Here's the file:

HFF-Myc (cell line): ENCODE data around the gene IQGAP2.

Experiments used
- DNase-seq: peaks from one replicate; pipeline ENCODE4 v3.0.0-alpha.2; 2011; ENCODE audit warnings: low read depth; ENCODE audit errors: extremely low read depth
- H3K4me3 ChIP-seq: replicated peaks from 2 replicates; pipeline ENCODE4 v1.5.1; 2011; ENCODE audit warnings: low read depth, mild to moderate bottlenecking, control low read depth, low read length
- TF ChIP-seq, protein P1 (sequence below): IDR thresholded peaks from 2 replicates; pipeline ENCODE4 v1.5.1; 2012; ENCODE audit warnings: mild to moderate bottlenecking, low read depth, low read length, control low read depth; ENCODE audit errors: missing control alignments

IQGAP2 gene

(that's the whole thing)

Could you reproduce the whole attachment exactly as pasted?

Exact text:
HFF-Myc (cell line): ENCODE data around the gene IQGAP2.

Experiments used
- DNase-seq: peaks from one replicate; pipeline ENCODE4 v3.0.0-alpha.2; 2011; ENCODE audit warnings: low read depth; ENCODE audit errors: extremely low read depth
- H3K4me3 ChIP-seq: replicated peaks from 2 replicates; pipeline ENCODE4 v1.5.1; 2011; ENCODE audit warnings: low read depth, mild to moderate bottlenecking, control low read depth, low read length
- TF ChIP-seq, protein P1 (sequence below): IDR thresholded peaks from 2 replicates; pipeline ENCODE4 v1.5.1; 2012; ENCODE audit warnings: mild to moderate bottlenecking, low read depth, low read length, control low read depth; ENCODE audit errors: missing control alignments

IQGAP2 gene